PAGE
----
Songwriting greats Alan and Marilyn Bergman aren’t taking much time to bask in the glow of Barbra Streisand’s widely-praised new “What Matters Most” tribute album of their songs. They’re in the midst of working on a new version of “Queen of the Stardust Ballroom.” The Emmy-winning television movie, about a lonely widow who finds love with a postal worker, was transformed into the Broadway musical (ital.) Ballroom (end ital.) in 1978, with songs by the Bergmans and Billy Goldenberg. Now it’s being planned as a Broadway vehicle for Tyne Daly, with revamping including, says Alan, “five or six new songs” — “at least,” adds Marilyn — on which they’re collaborating with Marvin Hamlisch.
“We love to work with Marvin. He’s a great composer and great fun to write with. He’s funny. He’s so enthusiastic,” notes Marilyn.
When will the show get going? “As soon as we’re finished,” says Alan with a laugh.
The Oscar, Emmy and Grammy award-winning couple, who’ve been contributing to the Great American Songbook for more than 50 years, have also been meeting this week with another favorite collaborator, Michel Legrand. He flew in from France to discuss a new project.
And they’re writing songs for a prospective animated film of the children’s book, “Broadway Chicken.” In case you didn’t guess, according to Alan, “It’s about a chicken who becomes a Broadway star.”
MEANWHILE: The Bergmans favorite muse is, of course, Streisand, who recorded dozens of their songs — including such classics as “The Way We Were” and “You Don’t Bring Me Flowers” — before “What Matters Most.”
The new album contains immortal Bergman tunes that Streisand hasn’t recorded before — like “Windmills of Your Mind” and “Nice ‘n’ Easy.” They knew nothing of her plans for the record until “it came up in public. We were at the Motion Picture Academy one night, as part of a little panel discussion that Quincy Jones moderated, that Barbra and Alan and I were doing,” Marilyn recalls. “She said, suddenly, apropos of I don’t know what — ‘My next album is going to be a tribute to you guys.'”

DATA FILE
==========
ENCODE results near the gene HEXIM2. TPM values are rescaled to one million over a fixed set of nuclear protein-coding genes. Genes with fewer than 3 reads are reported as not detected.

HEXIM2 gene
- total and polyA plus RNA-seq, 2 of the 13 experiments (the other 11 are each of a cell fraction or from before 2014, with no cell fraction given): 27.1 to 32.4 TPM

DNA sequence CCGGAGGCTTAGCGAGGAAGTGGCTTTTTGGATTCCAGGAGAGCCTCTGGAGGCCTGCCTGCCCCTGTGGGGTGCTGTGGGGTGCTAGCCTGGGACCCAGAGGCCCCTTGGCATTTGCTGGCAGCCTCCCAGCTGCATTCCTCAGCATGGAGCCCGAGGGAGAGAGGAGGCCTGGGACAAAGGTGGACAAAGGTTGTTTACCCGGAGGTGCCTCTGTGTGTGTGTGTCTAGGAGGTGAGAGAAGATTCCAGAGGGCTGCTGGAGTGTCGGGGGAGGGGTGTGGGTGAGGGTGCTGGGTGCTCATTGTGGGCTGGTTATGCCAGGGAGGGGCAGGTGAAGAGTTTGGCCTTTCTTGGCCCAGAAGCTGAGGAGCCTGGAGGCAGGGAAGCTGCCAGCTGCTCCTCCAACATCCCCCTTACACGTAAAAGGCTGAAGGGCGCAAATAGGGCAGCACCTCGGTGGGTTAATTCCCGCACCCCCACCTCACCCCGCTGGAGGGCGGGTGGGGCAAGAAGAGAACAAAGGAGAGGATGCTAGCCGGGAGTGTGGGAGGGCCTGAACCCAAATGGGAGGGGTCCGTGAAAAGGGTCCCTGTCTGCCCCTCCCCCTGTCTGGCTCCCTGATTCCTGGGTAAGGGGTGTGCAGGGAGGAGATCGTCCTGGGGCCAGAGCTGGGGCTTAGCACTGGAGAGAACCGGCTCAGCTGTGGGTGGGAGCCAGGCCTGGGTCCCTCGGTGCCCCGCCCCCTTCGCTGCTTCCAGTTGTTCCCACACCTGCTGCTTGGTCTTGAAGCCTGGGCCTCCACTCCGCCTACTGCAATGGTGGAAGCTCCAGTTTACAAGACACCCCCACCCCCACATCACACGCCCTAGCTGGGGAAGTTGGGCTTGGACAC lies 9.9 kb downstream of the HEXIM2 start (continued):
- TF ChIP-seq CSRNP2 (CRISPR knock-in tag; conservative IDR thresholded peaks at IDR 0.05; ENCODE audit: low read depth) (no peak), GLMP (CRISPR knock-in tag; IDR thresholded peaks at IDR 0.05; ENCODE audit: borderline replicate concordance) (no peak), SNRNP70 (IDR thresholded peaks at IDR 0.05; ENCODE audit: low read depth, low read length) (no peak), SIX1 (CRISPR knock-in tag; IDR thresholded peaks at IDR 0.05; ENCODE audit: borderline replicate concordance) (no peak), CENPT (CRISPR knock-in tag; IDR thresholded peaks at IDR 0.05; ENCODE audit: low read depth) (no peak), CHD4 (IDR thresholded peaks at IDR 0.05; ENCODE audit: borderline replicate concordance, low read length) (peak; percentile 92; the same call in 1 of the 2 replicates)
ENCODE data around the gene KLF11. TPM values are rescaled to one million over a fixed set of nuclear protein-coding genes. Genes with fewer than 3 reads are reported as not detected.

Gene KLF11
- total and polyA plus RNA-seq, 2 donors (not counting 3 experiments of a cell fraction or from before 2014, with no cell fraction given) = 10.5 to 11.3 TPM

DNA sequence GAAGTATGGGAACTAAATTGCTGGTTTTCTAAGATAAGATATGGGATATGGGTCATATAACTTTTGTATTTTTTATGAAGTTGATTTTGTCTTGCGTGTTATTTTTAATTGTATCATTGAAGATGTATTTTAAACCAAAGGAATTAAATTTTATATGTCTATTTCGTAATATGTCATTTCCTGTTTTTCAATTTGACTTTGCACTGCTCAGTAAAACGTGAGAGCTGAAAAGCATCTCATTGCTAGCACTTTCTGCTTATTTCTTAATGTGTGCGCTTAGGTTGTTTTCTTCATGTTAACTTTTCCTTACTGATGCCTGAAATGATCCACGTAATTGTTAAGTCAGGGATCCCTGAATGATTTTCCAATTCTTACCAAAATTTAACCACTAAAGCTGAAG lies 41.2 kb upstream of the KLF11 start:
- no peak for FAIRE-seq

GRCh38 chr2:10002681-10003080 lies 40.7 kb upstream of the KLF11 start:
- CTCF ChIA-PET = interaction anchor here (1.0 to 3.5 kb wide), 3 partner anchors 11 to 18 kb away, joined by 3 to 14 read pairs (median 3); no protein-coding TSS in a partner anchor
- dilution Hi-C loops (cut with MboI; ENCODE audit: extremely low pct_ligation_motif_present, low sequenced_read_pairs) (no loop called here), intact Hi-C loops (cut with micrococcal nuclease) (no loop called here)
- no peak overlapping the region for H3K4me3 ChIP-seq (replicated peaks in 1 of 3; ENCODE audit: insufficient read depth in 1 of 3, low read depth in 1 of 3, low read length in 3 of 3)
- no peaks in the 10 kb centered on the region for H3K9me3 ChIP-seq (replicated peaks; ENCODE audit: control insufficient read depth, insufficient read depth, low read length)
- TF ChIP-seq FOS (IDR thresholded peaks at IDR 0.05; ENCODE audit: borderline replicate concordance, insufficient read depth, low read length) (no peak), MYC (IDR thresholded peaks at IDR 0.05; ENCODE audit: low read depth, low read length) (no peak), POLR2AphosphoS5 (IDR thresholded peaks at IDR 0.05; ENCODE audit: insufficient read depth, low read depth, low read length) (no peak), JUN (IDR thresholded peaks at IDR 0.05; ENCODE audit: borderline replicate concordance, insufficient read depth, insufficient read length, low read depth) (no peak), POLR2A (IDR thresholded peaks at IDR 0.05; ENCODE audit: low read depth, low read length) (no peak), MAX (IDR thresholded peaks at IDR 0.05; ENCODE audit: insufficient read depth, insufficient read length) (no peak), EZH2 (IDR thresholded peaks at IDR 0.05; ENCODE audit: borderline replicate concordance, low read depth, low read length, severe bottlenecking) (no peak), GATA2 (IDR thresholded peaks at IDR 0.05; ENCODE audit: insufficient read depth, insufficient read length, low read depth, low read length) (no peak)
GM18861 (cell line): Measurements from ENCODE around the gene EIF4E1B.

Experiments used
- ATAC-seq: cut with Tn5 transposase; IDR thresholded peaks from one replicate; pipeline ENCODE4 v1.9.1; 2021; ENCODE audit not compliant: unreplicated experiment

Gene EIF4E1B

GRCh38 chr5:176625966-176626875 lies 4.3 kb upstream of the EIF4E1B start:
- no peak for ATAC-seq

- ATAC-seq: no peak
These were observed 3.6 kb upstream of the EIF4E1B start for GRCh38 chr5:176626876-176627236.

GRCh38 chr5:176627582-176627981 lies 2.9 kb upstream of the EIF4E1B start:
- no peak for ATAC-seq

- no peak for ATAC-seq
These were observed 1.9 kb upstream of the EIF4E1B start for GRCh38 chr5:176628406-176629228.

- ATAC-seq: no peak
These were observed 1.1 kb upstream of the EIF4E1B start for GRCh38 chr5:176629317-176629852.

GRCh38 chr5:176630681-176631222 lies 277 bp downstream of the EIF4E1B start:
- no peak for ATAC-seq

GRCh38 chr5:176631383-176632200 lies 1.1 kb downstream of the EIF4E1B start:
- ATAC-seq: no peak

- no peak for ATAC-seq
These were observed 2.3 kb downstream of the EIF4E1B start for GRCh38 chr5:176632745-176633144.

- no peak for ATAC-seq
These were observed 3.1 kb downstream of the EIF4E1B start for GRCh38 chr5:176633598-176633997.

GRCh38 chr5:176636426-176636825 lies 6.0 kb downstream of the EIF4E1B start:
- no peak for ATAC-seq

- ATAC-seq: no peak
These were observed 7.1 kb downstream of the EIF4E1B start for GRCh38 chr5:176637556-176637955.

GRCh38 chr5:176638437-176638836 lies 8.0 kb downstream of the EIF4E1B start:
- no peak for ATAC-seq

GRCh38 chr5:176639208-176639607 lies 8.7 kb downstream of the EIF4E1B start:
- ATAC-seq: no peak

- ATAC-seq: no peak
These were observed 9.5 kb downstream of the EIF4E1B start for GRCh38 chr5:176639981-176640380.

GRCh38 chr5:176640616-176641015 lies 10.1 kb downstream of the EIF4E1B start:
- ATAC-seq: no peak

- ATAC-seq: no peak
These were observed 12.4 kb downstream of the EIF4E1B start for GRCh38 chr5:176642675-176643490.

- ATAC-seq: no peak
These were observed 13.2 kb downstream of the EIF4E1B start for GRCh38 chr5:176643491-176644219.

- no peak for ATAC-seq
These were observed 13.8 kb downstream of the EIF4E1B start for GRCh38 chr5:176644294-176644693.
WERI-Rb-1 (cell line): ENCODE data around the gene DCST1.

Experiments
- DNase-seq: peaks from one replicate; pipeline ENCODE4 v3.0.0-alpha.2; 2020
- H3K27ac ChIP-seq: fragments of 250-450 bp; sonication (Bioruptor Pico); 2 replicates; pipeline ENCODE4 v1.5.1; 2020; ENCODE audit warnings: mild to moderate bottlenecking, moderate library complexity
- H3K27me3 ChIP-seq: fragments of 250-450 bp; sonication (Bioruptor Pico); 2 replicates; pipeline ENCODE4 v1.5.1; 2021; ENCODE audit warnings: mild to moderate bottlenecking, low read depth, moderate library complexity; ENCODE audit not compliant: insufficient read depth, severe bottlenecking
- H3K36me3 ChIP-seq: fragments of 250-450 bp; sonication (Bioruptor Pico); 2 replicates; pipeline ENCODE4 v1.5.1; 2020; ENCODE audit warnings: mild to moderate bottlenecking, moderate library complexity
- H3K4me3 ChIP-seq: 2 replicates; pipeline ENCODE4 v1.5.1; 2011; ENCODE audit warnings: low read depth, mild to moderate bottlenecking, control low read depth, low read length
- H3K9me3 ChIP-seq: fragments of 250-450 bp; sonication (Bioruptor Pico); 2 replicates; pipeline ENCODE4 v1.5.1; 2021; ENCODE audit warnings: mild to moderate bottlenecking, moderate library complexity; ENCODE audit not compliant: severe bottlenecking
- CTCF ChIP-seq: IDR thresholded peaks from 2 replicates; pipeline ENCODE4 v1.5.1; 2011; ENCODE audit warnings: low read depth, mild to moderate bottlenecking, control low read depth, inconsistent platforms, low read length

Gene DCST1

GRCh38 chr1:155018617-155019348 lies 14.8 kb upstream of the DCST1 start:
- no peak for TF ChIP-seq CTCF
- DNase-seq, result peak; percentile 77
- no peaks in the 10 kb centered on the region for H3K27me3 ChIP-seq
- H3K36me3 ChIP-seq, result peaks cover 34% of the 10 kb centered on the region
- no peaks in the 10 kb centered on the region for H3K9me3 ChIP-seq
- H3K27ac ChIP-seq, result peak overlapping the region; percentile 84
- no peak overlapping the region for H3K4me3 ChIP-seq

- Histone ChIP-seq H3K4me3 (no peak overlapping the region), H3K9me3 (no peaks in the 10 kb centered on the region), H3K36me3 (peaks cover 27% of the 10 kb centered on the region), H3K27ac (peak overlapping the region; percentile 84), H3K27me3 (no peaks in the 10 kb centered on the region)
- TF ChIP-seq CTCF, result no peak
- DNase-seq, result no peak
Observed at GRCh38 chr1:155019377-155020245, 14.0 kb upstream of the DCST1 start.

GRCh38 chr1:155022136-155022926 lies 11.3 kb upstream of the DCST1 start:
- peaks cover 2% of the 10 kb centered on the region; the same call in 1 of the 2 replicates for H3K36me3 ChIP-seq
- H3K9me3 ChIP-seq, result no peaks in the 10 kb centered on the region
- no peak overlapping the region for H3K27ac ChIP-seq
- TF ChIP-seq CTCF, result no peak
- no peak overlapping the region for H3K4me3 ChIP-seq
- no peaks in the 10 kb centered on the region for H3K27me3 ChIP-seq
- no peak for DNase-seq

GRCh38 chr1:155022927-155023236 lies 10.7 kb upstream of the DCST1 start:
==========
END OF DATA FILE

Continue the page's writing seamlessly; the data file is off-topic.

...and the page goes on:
It is, says Marilyn, “thrilling and moving.” And they have a lot to say about Streisand’s treatments of their songs. For example, her rendition of “Nice ‘n Easy,” which they penned for Frank Sinatra, is “much closer to the way I heard the song in my mind when we wrote it. I heard it slow, as a ballad,” Marilyn adds. “I remember being at the Sinatra session. We were surprised he allowed writers to come. We were kids, maybe he thought it would be an education. The first time I heard the arrangement, I thought, ‘Oh! That’s fast!’ I wasn’t so sure — but it became a classic record.
“Somebody said that Sinatra sang about falling in love, and Barbra sang about making love,” she continues. “I think that rings true. I think his version was kind of a sexy romp, and Barbra’s record is very seductive.”
Also surprising to the team is Streisand’s take on “Windmills of Your Mind,” which she bravely opens a capella. She doesn’t need to hide behind orchestrations, points out Alan; “She has a great voice.” And Marilyn adds, “It’s richer. Whatever experience you gather in all your years comes through in your voice, and she’s lived.”